Children of Lieutenant Schmidt (Russian: Дети лейтенанта Шмидта) is a fictional secret society of con men that pretended to be children of Lieutenant Schmidt (a Russian revolutionary hero), described in The Little Golden Calf by Ilf and Petrov: Ostap Bender's two sidekicks were hapless former members of the society.
According to the novel, roaming across Russia in the 1920s were numerous fake relatives of Karl Marx, Prince Kropotkin, and other revolutionary figures. Their con tricks were aimed at persuading various Soviet officials into granting them cash. Their numbers grew, and to prevent any unlucky chance of spoiling each other's attempts, they started to "unionize", with Schmidt's Kids being the most difficult to organise. When the latter finally decided to convene, "it turned out that Lieutenant Schmidt had thirty sons, from eighteen to fifty-two years in age, and four daughters, stupid, unattractive and no longer young". They split Russia into 34 agreed territories.
Ostap Bender, being a great improviser, unwittingly decided to play the same trick, and ran into another trickster (Shura Balaganov, who became his accomplice), but managed to get out of the gaffe by pretending Shura was his brother. Later they met yet another "sibling" (Mikhail Panikovsky), who was running for his life (he had ignored the convention, trespassed, and was caught red-handed by victims of yet another "brother").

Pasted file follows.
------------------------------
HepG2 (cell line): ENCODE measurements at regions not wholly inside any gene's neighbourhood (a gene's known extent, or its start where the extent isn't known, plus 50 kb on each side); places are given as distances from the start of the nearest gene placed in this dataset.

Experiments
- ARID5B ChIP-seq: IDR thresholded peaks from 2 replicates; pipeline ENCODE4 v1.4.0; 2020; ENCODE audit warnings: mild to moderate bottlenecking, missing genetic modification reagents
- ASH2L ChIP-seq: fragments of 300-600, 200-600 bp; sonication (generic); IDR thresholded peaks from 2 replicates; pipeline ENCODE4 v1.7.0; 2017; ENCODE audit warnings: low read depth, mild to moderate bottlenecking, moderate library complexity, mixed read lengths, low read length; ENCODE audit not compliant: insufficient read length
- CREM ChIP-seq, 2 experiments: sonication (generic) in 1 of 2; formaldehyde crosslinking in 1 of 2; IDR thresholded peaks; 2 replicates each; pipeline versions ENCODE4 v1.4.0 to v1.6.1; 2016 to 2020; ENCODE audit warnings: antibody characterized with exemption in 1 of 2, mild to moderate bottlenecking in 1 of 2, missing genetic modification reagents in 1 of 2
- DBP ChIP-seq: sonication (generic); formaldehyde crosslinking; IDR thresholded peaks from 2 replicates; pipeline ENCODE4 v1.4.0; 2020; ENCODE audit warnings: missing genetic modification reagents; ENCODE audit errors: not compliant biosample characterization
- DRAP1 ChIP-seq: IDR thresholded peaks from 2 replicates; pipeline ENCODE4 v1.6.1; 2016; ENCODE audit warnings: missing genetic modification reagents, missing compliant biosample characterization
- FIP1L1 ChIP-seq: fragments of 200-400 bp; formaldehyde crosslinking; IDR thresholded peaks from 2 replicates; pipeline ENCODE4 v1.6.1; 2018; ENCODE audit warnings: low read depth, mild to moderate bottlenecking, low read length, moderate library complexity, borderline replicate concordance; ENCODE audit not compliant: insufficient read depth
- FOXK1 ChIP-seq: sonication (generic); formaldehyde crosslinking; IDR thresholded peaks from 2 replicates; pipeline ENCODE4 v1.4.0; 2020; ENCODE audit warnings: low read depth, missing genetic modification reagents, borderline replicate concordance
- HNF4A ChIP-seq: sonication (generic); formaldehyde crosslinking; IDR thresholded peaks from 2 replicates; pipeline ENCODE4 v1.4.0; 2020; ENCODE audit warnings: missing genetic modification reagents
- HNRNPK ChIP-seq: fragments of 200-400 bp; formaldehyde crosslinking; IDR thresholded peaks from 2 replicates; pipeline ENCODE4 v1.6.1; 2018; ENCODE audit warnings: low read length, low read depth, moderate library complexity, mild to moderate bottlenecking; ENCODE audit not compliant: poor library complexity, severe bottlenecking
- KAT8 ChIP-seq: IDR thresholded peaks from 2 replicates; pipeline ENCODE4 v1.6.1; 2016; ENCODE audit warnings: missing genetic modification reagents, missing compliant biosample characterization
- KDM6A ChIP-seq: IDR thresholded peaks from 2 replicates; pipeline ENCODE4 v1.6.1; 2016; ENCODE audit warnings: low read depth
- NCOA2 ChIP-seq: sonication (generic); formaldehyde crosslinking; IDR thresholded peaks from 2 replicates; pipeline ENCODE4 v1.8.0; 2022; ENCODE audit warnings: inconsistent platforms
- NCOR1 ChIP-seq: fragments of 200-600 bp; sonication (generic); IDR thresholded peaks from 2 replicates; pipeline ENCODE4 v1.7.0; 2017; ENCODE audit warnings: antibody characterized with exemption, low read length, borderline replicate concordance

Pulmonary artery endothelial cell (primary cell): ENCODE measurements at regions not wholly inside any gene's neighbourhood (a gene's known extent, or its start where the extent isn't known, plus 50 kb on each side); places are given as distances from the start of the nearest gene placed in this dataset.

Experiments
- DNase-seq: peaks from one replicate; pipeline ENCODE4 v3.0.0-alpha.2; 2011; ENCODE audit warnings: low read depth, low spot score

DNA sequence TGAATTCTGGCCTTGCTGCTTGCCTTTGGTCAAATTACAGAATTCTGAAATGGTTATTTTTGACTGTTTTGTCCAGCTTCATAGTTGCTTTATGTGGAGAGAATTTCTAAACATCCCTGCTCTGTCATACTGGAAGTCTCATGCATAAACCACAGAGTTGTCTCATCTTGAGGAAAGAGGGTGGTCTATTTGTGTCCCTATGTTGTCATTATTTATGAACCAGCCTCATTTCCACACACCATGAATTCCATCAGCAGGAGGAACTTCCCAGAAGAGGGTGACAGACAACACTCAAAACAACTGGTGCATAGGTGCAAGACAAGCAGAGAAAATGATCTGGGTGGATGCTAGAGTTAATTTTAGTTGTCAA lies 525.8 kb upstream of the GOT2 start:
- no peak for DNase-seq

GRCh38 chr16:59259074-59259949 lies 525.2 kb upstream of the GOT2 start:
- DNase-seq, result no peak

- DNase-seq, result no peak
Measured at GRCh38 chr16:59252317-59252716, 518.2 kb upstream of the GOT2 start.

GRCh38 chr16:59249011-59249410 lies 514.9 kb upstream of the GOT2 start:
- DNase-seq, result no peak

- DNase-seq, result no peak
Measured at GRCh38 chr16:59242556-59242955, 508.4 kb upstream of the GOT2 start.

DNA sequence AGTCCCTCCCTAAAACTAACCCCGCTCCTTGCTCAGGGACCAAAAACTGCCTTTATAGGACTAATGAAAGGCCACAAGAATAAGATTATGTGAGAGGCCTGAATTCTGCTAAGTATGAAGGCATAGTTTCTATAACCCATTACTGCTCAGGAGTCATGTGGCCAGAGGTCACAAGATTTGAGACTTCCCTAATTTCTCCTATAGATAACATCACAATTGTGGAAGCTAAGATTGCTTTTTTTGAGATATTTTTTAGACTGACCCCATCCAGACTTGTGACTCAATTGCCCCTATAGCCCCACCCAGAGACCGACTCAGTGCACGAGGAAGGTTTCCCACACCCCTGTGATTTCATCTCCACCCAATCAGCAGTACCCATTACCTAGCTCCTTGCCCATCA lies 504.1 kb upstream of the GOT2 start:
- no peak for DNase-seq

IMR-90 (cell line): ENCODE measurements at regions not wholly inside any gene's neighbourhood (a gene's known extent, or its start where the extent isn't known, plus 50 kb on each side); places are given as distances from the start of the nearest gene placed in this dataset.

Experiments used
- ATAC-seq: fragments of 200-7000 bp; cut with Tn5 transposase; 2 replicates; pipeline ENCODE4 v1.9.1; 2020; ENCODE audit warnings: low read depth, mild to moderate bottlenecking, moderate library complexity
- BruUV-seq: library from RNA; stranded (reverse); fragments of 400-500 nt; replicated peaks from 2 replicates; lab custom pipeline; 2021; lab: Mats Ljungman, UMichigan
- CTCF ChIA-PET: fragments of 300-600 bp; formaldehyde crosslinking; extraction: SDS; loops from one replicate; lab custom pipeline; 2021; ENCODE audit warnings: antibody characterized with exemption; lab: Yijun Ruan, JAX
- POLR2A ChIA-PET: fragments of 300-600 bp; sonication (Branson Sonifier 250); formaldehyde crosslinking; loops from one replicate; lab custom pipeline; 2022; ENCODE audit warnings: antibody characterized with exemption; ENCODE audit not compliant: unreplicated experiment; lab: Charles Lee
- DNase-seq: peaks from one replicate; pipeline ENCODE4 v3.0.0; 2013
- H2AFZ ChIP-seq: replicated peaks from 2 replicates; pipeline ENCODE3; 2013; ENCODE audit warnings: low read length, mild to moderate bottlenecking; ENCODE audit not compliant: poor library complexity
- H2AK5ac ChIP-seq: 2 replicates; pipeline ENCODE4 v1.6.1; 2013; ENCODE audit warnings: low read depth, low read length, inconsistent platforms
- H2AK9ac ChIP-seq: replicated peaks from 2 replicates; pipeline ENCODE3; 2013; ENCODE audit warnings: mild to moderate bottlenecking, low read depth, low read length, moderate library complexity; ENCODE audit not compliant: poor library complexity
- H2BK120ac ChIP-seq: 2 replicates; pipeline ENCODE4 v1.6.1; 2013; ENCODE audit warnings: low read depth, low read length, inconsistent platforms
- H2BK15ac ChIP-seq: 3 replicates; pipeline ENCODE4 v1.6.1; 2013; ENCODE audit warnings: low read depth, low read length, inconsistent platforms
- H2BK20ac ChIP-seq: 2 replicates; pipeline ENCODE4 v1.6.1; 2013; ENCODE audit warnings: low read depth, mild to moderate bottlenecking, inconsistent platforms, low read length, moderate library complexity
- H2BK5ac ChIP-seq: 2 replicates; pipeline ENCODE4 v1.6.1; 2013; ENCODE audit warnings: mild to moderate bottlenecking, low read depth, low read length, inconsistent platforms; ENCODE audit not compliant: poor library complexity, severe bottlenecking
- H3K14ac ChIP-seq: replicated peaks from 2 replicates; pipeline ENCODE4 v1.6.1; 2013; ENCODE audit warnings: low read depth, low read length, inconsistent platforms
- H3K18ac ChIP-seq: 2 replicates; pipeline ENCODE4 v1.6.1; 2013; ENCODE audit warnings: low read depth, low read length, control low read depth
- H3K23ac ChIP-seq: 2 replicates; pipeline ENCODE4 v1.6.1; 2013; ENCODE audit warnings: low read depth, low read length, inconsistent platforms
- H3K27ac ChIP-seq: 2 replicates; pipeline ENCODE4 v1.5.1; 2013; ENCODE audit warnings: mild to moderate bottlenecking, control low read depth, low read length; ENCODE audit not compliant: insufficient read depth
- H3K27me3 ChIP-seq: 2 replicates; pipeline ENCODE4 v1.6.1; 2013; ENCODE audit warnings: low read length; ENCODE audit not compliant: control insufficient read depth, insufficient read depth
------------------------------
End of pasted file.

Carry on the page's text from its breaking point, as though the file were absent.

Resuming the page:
Since then, the expression "Children of Lieutenant Schmidt" has become a Russian cliché for various con enterprises or persons which use false pretenses, e.g., of being war veterans, Chernobyl liquidators, simply relatives of the targeted victims, etc., in order to extract money from the victims.
A monument to two of the most famous of Schmidt's "sons" (Bender & Balaganov) was erected in Berdiansk in 2002. A statue of Panikovsky, carrying out his favourite trick of pretending to be a blind man, has been erected in Kiev, Ukraine.
Sunday, April 19, 2009
Posted by M. Christian